Shares of Texas Roadhouse soared to record highs Tuesday as investors digested the casual dining company’s better-than-expected first-quarter results. While Texas Roadhouse surprised analysts with the numbers, how it got there was far from complicated, executives explained in a conference call.
“… we’ve just keep doing what we’re doing, which is [being] very protective of our food quality and our price points and our flavor standards, same things you’ve heard forever and we kind of just stuck to that and continue to do that and gets work for us,” said Scott Colosi, president and chief financial officer. Shares were up as much as 11 percent to $51.22 on Tuesday.
The steakhouse chain reported comparable same-store sales gains of 3.1 percent year-over-year at company owned locations and 3.8 percent at domestic franchise units—around double the growth during the fourth quarter of 2016.
Revenue also jumped 10 percent to $567.7 million, topping Street forecasts of $561.5 million. The Louisville-based company reported diluted earnings per share of 48 cents, down 4.4 percent—credited to a 13-cent charge related to a legal matter settled in March.
Perhaps the biggest note, though, was the company’s intention to keep growing. Texas Roadhouse said it expects to open roughly 30 new units in 2017 and has already debuted seven company-owned restaurants and two franchise locations to begin 2017. That includes opening 24 new Roadhouses and six Bubba’s 33, of which there are currently 16. Thirteen restaurants are under construction and expected to open by the end of September.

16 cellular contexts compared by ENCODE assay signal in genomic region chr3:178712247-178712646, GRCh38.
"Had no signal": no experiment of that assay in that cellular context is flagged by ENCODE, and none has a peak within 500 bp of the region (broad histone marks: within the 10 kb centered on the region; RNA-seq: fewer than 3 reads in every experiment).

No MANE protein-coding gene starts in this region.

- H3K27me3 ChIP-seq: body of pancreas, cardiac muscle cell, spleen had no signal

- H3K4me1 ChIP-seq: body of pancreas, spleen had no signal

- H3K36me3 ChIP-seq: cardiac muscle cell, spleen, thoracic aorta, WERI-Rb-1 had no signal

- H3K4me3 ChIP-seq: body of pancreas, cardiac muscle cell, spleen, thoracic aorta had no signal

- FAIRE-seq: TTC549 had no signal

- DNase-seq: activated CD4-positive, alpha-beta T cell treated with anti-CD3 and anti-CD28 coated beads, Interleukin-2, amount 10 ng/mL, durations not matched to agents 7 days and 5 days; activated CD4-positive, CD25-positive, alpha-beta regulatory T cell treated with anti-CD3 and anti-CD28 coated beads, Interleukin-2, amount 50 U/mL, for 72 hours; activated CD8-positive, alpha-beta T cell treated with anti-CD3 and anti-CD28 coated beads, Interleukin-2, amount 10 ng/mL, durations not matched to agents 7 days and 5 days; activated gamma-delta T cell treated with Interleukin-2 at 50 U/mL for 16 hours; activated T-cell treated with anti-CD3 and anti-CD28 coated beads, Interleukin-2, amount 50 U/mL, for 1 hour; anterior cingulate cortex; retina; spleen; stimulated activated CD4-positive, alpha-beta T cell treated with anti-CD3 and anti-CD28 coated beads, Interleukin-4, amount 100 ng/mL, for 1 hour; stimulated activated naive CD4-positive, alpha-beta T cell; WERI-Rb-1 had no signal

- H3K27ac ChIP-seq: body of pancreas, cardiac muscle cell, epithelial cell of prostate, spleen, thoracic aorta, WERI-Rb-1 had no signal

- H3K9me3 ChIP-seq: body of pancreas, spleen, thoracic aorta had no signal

The company operates more than 525 restaurants in 49 states and six foreign countries.
“Overall, we feel very good about the direction of our business … We will continue to challenge ourselves to get stronger and create more value to our employees, our guests and our shareholders,” Colosi said.
Texas Roadhouse isn’t sitting quiet. The brand is readying to unveil new menus with small portion entrees.
“We will roll-out new menus this week at all restaurants that will include calorie counts, along with some small changes to the menu. The changes include the companywide roll-out of two smaller portion entrées with the addition of a 5-ounce salmon and an 8-ounce New York strip. We will also be implementing a price increase of about 0.5 percent as part of the roll-out,” CEO Wayne Kent Taylor said.
Like many casual dining brands, Texas Roadhouse is leveraging off-premise service and technology in its climb back to the green.
The company said it expects its app to be available throughout most of the country by the end of the year. The app, which first tested in Houston, allows guests to call ahead, pay their bill, and order to-go meals.
Texas Roadhouse also has a guest management system in place. “We’ve got our back office system, which helps us better understand our food costs, P&L and look at labor and so forth, which we’re very happy with,” Colosi said.
At the moment, Colosi added, Texas Roadhouse doesn’t have any plans to add table-side tablets.